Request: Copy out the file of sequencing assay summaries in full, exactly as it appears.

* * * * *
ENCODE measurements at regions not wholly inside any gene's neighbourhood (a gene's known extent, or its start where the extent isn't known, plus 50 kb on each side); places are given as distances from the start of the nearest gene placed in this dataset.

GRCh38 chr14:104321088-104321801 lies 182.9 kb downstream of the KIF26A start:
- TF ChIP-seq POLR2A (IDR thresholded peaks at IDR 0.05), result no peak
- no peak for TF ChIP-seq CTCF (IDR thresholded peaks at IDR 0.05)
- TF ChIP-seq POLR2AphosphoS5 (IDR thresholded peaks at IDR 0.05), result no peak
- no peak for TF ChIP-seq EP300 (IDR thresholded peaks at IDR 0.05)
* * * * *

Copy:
ENCODE measurements at regions not wholly inside any gene's neighbourhood (a gene's known extent, or its start where the extent isn't known, plus 50 kb on each side); places are given as distances from the start of the nearest gene placed in this dataset.

GRCh38 chr14:104321088-104321801 lies 182.9 kb downstream of the KIF26A start:
- TF ChIP-seq POLR2A (IDR thresholded peaks at IDR 0.05), result no peak
- no peak for TF ChIP-seq CTCF (IDR thresholded peaks at IDR 0.05)
- TF ChIP-seq POLR2AphosphoS5 (IDR thresholded peaks at IDR 0.05), result no peak
- no peak for TF ChIP-seq EP300 (IDR thresholded peaks at IDR 0.05)